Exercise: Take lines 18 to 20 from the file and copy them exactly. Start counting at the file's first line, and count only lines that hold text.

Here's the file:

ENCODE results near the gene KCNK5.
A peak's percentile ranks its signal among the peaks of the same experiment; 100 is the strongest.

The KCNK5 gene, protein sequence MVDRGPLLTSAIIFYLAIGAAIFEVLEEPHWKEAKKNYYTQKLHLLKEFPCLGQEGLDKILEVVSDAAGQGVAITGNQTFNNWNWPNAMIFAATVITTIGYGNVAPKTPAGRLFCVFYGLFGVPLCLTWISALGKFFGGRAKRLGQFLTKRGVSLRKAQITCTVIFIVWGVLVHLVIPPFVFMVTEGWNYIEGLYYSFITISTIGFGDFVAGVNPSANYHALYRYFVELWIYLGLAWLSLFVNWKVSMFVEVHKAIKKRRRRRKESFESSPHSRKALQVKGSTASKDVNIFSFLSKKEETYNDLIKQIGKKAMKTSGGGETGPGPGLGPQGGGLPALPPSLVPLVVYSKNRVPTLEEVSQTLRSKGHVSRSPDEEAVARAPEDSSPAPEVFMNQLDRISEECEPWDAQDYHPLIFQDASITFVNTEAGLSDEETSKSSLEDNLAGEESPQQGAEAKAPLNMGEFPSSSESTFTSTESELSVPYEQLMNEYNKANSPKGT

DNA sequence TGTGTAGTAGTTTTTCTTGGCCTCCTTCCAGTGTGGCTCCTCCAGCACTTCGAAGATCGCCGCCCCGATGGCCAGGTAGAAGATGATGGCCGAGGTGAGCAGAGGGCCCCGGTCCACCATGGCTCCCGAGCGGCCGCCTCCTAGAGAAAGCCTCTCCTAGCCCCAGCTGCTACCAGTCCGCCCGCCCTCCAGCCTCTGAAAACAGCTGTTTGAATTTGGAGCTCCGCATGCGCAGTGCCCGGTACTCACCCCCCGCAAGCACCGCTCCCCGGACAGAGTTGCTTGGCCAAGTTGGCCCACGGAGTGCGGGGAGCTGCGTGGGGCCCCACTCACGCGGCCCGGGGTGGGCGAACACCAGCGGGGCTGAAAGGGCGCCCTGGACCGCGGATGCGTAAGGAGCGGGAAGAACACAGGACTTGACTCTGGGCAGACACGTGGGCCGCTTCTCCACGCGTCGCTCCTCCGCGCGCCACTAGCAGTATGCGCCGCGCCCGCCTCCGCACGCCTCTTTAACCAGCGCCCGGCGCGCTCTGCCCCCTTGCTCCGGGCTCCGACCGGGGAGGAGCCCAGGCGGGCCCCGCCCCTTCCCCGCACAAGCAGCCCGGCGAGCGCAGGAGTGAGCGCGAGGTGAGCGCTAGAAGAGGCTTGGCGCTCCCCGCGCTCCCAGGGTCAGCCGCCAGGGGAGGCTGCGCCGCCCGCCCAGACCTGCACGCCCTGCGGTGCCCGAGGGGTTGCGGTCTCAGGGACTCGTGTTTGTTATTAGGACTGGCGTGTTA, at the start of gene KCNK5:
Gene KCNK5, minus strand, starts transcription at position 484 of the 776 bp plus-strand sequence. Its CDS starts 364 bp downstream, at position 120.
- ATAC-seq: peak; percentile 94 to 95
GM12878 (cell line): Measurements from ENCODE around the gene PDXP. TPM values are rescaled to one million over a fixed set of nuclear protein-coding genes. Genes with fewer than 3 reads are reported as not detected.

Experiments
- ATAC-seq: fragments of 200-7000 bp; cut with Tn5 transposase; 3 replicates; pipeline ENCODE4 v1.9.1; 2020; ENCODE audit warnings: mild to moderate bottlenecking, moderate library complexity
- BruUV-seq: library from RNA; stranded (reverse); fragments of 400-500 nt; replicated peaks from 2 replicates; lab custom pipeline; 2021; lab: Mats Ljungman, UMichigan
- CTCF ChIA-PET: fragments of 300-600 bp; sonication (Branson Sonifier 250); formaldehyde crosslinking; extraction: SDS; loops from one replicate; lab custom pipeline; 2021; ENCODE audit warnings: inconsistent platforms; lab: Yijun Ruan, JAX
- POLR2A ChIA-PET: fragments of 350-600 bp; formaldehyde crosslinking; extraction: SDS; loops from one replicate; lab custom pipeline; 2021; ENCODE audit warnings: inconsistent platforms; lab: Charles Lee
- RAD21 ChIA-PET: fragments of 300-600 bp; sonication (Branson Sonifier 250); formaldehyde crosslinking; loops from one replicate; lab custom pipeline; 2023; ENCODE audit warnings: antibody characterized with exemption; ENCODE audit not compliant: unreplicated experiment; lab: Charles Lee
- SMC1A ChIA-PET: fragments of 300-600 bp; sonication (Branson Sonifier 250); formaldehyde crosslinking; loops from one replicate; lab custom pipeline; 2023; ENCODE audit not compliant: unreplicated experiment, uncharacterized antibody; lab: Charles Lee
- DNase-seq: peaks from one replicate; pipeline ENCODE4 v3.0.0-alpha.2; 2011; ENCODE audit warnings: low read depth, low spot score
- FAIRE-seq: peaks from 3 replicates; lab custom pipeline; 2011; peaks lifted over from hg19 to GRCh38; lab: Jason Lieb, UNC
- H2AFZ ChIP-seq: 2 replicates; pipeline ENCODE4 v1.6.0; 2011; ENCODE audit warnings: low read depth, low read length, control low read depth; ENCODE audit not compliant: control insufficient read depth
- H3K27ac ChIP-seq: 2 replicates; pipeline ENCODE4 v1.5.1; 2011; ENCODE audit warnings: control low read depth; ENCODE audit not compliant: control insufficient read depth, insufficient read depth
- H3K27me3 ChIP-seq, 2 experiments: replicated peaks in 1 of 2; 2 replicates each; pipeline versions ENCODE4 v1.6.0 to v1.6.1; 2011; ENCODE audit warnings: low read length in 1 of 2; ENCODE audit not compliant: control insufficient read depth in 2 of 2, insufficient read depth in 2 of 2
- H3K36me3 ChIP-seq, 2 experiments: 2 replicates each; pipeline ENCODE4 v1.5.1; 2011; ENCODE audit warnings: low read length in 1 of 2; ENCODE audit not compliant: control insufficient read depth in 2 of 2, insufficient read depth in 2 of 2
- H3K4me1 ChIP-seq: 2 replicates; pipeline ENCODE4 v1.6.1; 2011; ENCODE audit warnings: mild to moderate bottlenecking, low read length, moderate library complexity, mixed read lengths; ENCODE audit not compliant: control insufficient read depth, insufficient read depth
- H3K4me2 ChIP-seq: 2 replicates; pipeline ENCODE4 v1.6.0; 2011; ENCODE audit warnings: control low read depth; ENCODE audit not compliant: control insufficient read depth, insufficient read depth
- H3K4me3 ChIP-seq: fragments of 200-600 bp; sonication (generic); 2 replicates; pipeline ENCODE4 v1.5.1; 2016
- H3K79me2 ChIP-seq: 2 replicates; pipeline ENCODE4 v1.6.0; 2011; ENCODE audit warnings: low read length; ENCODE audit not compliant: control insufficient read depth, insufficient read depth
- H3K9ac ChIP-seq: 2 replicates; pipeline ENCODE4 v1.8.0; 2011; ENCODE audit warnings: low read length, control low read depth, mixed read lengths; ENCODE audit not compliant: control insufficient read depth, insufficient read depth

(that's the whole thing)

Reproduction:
- H3K27ac ChIP-seq: 2 replicates; pipeline ENCODE4 v1.5.1; 2011; ENCODE audit warnings: control low read depth; ENCODE audit not compliant: control insufficient read depth, insufficient read depth
- H3K27me3 ChIP-seq, 2 experiments: replicated peaks in 1 of 2; 2 replicates each; pipeline versions ENCODE4 v1.6.0 to v1.6.1; 2011; ENCODE audit warnings: low read length in 1 of 2; ENCODE audit not compliant: control insufficient read depth in 2 of 2, insufficient read depth in 2 of 2
- H3K36me3 ChIP-seq, 2 experiments: 2 replicates each; pipeline ENCODE4 v1.5.1; 2011; ENCODE audit warnings: low read length in 1 of 2; ENCODE audit not compliant: control insufficient read depth in 2 of 2, insufficient read depth in 2 of 2